Well, I finally did it. I finally had a look at the Waxman-Markey cap and trade bill. One word: aaaaaaaaaaaaaaaaaaaaaaaaaaaaaahhhhhhhhhhhhhhhhhhhhh‼‼! Or, to be more precise, don’t try to follow that link with Internet Explorer 8 or below. Your browser will struggle. The bill is a quarter million words long! It’s like a Robert Jordon novel, only more tedious. Every legislator who voted for this monstrosity ought to be strapped into a Clockwork Orange chair and forced to read it in one sitting.
And I actually want to stop global warming; I am not a climate change denier.
But after looking at this bill, a few extra feet of seawater doesn’t look so bad. This bill combines the micromanaging mindset of the worst Democrats with a big-business giveaway worthy of the worst Republicans.
Many opponents of this bill refer to it as “cap and tax.” This is way too charitable. This bill will jack up the cost of energy and give the money to…today’s biggest contributors to global warming! Imagine if we gave crime permits to the Mafia and other gangs, and allowed them to sell permits if they choose to reduce their own criminal activity. This is the logic of cap and trade.
Don’t get me wrong. I don’t believe we should punish past carbon emissions. That would be ex post facto punishment, which is not only unconstitutional, it’s just plain wrong. But if science has indeed determined that burning fossil fuels harms the environment, then doing so should be penalized. Longtime polluters should be penalized at the same rate as any new business which needs to burn some carbon to operate.
Besides, the government needs the money. We could use a carbon tax just to avoid going bankrupt.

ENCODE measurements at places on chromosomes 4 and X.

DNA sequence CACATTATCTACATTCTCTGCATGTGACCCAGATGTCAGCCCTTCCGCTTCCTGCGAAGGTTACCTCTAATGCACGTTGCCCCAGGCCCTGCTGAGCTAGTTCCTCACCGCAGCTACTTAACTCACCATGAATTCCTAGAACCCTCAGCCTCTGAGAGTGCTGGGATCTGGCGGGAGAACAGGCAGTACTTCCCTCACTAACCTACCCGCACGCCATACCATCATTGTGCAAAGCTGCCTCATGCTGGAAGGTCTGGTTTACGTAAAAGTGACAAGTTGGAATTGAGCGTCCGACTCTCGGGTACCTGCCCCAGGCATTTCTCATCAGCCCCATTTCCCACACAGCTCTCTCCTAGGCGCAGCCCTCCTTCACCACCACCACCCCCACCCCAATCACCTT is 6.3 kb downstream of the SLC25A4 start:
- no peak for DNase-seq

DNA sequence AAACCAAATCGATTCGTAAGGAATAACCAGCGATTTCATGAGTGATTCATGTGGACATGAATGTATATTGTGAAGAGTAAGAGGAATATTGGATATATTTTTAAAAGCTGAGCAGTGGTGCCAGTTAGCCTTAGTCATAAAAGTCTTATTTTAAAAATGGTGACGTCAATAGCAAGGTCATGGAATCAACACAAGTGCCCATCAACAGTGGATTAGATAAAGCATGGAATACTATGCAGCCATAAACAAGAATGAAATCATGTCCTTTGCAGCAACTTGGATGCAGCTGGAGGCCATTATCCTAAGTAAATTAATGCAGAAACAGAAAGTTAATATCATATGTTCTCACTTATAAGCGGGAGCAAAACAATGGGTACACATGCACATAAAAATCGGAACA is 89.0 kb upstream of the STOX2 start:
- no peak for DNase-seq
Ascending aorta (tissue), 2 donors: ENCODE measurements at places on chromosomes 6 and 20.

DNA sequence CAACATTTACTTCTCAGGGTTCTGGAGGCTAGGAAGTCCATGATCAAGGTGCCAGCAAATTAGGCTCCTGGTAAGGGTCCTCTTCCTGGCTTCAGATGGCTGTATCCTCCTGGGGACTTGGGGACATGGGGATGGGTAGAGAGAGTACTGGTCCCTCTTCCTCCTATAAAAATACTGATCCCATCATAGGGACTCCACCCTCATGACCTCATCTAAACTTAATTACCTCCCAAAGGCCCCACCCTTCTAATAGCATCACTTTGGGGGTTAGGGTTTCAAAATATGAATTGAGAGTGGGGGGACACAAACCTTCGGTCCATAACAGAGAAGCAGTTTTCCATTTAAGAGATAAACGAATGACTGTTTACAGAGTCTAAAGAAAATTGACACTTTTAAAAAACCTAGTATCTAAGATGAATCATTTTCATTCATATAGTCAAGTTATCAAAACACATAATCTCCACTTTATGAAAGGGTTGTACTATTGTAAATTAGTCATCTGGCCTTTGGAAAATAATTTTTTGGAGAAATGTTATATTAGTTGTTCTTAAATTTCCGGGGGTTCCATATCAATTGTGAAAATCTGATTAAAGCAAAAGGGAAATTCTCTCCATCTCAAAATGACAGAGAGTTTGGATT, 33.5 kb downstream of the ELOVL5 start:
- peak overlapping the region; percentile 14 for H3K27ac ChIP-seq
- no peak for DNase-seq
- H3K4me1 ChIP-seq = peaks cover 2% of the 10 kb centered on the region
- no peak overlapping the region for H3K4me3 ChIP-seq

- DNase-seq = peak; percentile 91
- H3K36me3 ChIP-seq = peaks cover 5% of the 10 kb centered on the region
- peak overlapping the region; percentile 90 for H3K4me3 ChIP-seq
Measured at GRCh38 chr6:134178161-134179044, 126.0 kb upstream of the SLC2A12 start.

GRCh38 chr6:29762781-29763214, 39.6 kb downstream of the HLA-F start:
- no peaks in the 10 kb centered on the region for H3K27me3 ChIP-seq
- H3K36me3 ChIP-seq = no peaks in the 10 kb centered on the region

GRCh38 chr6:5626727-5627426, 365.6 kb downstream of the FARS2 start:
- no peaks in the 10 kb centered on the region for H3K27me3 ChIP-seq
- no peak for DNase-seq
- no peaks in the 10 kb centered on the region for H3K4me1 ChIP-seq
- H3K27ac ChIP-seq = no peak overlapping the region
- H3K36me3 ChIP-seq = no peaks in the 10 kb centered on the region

The actual cap and trade portions of the bill are just that: portions. The bill has a few hundred pages of subsidies, incentives, etc. for a whole host of energy saving and alternative energy technologies. The bill reads like a Stalin era five year plan, only in something resembling English. Econ 101 folks: if carbon fuel prices go up sufficiently, conservation, alternative energy and mass transportation will all pay. With a carbon tax we could reduce the number of energy programs and subsidies.
We should have some government research into advance nuclear energy, such as liquid fluoride thorium breeder reactors, in case solar doesn’t cut it. Nuclear energy research should have the government involved because of safety concerns. The Energy Star program might be worth keeping as well. Government as an independent evaluator of hidden consumer produce features might be beneficial.
I say “might” because with regulatory capture, the government may well be worse than a private sector auditor. When government gets too complicated for the citizens to track, regulatory capture is a given. Cap and trade is a huge rat’s nest of possible areas for regulatory capture. If you are a corporatist, opt for cap and trade. If you believe in democracy, tell your friendly neighborhood legislator you want a carbon tax instead.